HISTORY AND PURPOSE
On September 1, 1939, Poland was brutally invaded by Nazi Germans, and sixteen days later, by the Soviets. Those fatal events ripped Poland apart sending millions of its citizens into forced labor, and concentration camps. Methodic killings became common.
The Polish military forces were fighting bravely together with the Allies on all fronts while the Polish Underground Army continued the struggle on the Polish territories.
By the end of the World War II, after the Teheran Conference in November 1943, where Churchill and Roosevelt conceded to Stalin the Polish territories, it became painfully evident that Poland would not be a free country.
In May 1944, the representatives of Polish American Community met in Buffalo, NY to create the Polish American Congress (PAC)-an organization that would represent them, and continue the struggle for free, democratic and independent Poland.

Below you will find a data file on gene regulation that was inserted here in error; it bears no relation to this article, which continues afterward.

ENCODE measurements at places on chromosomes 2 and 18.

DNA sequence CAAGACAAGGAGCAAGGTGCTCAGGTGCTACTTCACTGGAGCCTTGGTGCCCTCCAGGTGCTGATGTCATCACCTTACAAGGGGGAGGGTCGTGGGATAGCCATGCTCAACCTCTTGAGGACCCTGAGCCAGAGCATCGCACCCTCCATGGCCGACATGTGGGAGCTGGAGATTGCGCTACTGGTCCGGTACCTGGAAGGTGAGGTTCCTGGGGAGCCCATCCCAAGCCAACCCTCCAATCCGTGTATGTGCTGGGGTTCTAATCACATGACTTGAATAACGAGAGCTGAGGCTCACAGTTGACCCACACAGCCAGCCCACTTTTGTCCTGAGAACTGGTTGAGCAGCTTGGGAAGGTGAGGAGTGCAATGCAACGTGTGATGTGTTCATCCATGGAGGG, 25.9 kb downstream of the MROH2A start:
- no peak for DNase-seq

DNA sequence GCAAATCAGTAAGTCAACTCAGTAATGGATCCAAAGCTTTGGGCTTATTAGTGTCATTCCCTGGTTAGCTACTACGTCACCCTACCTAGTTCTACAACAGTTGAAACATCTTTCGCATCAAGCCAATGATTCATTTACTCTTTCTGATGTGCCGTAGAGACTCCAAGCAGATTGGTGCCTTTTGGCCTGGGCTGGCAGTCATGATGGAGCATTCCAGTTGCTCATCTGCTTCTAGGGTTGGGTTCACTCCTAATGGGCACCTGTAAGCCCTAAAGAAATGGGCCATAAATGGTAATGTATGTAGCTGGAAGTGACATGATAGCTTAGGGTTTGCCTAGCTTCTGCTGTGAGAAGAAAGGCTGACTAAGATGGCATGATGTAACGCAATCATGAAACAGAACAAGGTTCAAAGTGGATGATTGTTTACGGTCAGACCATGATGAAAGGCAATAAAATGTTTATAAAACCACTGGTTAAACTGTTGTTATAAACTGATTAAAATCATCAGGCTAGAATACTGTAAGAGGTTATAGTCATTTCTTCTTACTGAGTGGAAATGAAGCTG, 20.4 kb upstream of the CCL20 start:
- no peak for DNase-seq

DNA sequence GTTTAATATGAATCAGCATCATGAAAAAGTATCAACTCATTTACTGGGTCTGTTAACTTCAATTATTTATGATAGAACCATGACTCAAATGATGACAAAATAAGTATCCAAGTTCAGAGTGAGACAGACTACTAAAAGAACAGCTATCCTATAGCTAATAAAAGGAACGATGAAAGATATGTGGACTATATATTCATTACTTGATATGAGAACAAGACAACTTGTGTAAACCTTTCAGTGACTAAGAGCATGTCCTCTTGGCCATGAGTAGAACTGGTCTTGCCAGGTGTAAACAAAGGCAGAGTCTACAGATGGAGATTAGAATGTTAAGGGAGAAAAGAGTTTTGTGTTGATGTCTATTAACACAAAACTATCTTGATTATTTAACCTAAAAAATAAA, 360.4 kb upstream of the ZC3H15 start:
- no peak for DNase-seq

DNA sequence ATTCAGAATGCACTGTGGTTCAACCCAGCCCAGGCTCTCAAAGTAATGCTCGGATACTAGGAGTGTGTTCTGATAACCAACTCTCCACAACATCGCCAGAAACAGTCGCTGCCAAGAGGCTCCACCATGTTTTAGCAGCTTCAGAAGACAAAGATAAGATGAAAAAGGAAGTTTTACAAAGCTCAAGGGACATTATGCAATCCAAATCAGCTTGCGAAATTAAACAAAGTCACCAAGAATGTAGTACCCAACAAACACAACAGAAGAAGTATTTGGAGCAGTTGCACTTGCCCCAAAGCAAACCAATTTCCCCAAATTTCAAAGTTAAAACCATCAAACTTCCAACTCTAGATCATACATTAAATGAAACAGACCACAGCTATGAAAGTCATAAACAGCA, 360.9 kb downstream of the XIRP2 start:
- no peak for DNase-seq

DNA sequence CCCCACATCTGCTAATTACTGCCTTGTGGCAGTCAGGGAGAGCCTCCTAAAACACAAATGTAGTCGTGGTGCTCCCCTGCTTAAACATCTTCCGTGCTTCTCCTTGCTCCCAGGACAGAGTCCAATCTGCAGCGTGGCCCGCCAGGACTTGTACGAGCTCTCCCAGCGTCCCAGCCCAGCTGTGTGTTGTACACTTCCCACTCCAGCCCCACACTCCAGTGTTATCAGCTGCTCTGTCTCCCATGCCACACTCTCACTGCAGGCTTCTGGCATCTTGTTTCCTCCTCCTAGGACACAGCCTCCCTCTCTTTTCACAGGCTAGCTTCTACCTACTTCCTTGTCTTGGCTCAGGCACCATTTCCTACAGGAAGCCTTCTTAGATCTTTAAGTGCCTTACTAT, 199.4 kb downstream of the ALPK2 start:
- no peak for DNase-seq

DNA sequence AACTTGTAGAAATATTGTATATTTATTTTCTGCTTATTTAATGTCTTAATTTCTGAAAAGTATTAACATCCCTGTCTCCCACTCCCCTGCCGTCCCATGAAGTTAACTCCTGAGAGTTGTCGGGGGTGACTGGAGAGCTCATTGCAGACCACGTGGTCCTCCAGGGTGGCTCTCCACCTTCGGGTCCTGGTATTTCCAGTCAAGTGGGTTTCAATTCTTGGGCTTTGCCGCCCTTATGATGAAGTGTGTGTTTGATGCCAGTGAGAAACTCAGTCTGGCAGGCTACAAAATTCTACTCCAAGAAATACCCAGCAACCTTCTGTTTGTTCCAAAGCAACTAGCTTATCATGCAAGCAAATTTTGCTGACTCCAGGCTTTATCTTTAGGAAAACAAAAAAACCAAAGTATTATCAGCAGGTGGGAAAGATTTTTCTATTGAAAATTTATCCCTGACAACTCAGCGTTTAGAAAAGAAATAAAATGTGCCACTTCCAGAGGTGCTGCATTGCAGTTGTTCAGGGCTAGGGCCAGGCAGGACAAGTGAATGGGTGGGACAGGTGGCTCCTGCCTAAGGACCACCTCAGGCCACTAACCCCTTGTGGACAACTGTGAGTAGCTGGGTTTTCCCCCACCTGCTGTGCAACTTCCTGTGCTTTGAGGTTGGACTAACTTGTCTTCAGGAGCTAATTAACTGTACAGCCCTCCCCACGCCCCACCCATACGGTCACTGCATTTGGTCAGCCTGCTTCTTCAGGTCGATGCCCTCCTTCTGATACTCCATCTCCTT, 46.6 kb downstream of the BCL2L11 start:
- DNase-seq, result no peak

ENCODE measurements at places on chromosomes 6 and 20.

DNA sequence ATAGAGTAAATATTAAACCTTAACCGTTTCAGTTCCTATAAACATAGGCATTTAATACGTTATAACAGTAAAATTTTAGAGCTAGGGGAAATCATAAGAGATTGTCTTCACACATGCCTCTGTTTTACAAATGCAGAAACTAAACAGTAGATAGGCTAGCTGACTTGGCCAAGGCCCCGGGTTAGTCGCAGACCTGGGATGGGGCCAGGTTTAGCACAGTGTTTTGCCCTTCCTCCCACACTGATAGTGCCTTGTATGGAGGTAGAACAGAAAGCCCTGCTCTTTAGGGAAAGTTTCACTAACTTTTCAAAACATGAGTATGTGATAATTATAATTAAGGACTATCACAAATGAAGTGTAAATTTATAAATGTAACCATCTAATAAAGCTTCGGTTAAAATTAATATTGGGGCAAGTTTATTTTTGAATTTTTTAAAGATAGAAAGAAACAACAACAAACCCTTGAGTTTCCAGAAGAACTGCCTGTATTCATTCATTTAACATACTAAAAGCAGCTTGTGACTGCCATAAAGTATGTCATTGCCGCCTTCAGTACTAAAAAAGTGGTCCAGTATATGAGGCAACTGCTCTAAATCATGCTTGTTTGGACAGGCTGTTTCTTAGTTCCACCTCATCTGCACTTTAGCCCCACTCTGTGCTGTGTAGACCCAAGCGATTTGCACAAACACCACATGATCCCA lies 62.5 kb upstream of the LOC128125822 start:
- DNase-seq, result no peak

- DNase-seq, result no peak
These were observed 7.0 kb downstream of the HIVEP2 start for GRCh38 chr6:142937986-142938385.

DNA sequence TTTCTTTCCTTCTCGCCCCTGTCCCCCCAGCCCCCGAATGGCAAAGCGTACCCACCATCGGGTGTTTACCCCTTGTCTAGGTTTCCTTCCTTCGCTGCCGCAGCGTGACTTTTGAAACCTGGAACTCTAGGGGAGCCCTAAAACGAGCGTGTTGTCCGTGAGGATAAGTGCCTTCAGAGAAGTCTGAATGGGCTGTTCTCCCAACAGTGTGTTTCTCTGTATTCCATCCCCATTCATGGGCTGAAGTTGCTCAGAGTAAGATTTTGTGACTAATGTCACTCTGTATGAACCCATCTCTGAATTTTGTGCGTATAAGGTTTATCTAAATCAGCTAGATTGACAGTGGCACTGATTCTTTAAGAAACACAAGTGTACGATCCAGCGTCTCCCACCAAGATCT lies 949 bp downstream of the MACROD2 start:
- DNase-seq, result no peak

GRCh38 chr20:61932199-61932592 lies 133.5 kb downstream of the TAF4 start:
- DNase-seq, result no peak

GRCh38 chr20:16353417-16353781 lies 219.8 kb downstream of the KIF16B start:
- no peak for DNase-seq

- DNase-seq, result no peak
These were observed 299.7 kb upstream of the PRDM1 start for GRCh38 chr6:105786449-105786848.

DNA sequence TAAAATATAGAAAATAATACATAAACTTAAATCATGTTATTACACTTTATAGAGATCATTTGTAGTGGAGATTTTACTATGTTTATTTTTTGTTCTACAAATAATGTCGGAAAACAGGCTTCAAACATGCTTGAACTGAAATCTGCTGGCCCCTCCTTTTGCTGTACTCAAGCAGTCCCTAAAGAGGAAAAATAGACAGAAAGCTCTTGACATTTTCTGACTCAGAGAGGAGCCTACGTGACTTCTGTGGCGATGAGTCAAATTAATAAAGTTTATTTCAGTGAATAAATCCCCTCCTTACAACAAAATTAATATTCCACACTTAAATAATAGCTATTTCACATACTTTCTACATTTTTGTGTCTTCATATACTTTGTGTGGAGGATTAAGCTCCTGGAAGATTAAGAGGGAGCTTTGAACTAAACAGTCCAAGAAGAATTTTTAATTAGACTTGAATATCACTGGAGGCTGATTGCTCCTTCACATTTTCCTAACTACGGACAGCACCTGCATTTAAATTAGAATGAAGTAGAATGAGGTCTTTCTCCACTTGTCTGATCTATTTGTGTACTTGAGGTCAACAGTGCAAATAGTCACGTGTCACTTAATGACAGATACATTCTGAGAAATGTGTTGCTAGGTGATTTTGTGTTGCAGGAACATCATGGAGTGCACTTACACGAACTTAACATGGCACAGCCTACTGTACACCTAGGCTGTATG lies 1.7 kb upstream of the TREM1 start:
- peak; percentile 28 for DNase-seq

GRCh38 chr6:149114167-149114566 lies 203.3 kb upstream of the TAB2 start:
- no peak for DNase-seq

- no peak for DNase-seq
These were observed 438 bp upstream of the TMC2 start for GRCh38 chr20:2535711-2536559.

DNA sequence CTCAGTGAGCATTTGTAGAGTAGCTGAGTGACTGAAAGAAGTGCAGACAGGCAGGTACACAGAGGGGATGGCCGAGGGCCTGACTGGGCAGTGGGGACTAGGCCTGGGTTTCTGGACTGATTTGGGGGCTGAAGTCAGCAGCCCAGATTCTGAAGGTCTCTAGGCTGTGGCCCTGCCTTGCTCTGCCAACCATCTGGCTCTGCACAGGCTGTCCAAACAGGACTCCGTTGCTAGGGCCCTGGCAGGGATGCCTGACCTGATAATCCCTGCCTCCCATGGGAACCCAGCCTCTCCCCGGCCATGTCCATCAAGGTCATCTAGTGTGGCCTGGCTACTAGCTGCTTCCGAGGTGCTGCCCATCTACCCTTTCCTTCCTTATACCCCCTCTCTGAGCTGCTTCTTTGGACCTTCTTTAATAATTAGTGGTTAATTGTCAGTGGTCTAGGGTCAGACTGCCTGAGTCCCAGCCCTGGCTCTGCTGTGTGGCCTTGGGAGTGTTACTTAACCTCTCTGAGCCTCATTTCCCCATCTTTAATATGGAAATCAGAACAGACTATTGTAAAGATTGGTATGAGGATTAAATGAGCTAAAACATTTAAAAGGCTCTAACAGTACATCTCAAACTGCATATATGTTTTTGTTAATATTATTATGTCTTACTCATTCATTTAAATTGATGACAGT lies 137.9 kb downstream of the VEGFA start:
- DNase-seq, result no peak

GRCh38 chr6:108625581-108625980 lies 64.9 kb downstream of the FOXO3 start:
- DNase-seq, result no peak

dream now realized, the PAC continues to represent the
interests of the Polish-American community by:
- Promoting cultural, artistic, and
scholarly programs that help Polish-Americans
discover their roots and other Americans
understand the richness of Polish culture;
- Advancing the interests of
Polish-Americans at the federal and State levels
on such issues as Poland's membership in NATO and
- Opposing examples of bigotry aimed
at Polish-Americans, from crude Polish jokes to
distortions of Polish history to oversight of